February 4, 1922


Death cost them their truest friend.

The dog was a mixed breed, and of no parentage, anyone could identify. Some say she looked as though she was mostly American Terrier, others that she had a more refined snout, reminiscent of a German Shepherd.

The children of Cross didn’t care about where she came from, how she had gotten to Cross, or what various breeds contributed to her makeup.

They were far more concerned with the devotion she showed them.

The children named her Genevieve, although none knew why they had done so.

Wherever a child walked alone, or even together in pairs, Genevieve could be found with them. Her nose would sweep along the road as if hunting for some particular scent. She would come and go with a randomness that drove most adults mad, but the children were perfectly happy with whatever time she spent with them.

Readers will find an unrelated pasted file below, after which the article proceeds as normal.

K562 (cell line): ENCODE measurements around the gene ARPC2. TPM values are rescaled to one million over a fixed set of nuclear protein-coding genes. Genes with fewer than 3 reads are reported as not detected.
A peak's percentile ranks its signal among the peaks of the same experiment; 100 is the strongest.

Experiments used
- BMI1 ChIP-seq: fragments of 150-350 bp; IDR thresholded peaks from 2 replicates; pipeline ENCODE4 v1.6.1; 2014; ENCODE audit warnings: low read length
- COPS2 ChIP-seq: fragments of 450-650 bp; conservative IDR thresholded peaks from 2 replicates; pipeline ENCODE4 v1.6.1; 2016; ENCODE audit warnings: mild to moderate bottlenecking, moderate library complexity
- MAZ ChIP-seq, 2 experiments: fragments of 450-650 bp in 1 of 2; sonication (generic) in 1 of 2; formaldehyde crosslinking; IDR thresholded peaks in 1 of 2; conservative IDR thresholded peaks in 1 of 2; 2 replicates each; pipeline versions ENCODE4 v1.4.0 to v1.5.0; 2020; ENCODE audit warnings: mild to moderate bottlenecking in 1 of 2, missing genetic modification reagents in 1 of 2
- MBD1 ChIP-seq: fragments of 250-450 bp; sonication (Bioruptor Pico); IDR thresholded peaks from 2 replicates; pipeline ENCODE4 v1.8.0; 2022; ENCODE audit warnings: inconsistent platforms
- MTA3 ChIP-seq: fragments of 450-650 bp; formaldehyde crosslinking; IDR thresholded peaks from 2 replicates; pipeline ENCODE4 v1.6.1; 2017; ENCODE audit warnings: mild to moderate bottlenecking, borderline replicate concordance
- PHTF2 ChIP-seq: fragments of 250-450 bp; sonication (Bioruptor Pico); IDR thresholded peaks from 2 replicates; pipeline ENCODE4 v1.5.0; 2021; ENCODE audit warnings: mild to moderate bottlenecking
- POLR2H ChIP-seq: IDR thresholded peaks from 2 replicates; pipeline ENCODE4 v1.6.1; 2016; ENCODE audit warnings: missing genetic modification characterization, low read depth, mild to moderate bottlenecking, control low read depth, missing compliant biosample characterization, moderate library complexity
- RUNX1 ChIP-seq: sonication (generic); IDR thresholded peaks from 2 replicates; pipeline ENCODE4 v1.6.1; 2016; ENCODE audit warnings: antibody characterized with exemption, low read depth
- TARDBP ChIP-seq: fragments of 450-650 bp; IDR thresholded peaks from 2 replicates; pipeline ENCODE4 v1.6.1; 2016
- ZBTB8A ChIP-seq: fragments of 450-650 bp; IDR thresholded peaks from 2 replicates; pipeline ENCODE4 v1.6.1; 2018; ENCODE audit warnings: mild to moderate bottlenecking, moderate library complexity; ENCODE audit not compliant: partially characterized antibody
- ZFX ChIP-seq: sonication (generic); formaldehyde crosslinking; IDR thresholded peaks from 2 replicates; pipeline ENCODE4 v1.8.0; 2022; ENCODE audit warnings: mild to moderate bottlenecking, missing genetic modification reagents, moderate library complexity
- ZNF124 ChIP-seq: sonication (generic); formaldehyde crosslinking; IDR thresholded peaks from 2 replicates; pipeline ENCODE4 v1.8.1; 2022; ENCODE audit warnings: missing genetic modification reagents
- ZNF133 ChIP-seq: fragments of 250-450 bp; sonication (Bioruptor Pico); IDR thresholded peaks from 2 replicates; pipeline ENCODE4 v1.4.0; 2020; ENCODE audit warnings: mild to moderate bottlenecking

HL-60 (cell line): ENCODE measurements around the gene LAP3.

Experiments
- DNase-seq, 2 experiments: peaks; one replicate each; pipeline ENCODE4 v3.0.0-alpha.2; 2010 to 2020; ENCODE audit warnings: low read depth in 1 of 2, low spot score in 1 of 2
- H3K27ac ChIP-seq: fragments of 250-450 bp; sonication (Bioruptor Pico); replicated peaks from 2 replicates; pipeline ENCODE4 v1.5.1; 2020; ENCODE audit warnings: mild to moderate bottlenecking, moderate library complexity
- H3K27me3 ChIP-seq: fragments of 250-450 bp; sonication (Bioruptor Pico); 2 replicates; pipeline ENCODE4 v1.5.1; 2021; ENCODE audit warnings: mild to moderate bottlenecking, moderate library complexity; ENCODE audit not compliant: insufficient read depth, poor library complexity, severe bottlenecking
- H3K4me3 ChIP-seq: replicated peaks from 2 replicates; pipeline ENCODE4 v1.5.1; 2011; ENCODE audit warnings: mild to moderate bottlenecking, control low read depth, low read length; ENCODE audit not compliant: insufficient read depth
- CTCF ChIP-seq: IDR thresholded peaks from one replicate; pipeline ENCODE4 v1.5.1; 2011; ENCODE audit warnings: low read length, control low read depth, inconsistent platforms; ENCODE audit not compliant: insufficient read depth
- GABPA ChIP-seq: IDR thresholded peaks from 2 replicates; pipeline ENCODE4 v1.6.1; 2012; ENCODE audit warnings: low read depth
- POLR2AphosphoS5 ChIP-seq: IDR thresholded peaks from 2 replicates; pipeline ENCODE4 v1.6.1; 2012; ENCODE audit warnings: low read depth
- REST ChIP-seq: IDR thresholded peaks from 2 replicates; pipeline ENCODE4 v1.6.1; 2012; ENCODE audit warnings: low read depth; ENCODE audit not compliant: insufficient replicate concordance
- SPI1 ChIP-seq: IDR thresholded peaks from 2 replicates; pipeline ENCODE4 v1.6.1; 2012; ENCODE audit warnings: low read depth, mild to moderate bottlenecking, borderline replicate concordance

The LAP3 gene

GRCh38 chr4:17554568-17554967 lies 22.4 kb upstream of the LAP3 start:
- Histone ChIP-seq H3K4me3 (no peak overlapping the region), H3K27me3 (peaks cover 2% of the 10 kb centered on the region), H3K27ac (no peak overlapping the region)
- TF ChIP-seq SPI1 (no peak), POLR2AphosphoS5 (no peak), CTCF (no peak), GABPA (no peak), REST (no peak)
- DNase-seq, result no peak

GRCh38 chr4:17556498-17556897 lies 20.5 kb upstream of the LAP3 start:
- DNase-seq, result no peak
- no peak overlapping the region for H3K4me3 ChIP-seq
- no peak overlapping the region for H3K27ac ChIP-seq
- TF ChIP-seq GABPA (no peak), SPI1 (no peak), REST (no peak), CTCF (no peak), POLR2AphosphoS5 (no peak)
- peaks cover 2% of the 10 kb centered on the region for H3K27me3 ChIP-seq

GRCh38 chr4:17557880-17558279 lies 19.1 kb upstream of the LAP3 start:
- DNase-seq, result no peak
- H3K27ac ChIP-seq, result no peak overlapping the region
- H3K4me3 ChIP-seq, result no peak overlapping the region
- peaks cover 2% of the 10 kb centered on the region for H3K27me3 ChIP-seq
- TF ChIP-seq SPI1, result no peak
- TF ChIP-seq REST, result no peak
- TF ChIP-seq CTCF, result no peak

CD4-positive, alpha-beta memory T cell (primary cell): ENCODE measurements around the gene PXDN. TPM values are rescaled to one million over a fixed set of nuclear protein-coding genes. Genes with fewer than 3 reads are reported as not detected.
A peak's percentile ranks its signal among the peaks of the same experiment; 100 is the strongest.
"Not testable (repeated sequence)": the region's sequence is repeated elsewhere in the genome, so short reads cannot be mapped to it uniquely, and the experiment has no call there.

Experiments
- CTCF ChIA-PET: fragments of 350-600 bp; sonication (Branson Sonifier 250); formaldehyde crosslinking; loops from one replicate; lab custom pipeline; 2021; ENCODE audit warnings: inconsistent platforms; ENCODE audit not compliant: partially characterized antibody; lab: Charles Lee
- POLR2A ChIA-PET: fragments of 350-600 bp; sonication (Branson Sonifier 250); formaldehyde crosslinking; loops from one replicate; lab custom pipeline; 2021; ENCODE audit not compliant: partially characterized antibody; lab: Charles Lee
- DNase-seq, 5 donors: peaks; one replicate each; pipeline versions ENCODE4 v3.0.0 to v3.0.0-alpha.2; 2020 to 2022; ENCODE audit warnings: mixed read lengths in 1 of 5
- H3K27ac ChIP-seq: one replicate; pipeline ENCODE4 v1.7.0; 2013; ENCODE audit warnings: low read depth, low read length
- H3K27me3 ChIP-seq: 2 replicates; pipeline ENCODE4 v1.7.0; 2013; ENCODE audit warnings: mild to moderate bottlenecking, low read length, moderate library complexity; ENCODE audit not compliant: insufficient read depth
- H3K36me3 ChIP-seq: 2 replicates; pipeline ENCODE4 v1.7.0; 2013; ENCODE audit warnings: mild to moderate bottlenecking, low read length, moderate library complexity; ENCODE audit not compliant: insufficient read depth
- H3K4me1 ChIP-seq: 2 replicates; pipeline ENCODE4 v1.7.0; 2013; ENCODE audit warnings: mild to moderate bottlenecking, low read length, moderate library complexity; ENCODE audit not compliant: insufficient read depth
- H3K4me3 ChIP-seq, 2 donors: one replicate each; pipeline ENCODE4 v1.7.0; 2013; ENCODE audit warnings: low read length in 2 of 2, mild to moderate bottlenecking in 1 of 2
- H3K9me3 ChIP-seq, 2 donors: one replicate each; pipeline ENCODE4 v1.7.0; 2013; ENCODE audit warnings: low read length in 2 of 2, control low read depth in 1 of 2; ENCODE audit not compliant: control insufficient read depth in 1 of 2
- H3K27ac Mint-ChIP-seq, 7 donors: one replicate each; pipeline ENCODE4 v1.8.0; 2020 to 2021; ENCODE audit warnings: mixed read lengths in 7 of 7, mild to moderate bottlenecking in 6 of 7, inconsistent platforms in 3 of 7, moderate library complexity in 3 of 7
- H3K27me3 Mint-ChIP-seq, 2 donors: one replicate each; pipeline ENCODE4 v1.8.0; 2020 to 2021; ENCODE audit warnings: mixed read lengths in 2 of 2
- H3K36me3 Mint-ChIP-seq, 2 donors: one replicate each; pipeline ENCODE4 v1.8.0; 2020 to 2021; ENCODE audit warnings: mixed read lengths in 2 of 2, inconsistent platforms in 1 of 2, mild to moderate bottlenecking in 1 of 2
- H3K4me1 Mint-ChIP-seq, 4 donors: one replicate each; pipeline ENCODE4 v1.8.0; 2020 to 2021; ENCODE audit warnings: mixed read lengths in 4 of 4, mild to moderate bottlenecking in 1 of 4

Shortly after her arrival in December of 1921, a child from Worcester vanished from the Cross train station. He was young, only 6, and he had stepped off the platform for a moment. His body was found two miles down the track, mangled. It was described as a tragic accident, the boy seeming to have been caught beneath the wheels of a departing train.

In January of 1922, a second boy vanished from the station, this one aged 8, and like the first, he was a visitor from out of town.

On February 3, 1922, a horrific cry went up near the train station. When the station master and several others reached the source of the sound, they found a boy of 4, sobbing hysterically. A strange and unknown beast, with fur the color of gravel, lay on its side, dead. The beast’s fur was matted down with Genevieve’s blood, for the dog had died protecting the boy.

February 4th, 1922, Genevieve’s body was laid to rest in what is now known as Genevieve’s Field.

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Nicholas Efstathiou

Husband, father, and writer.

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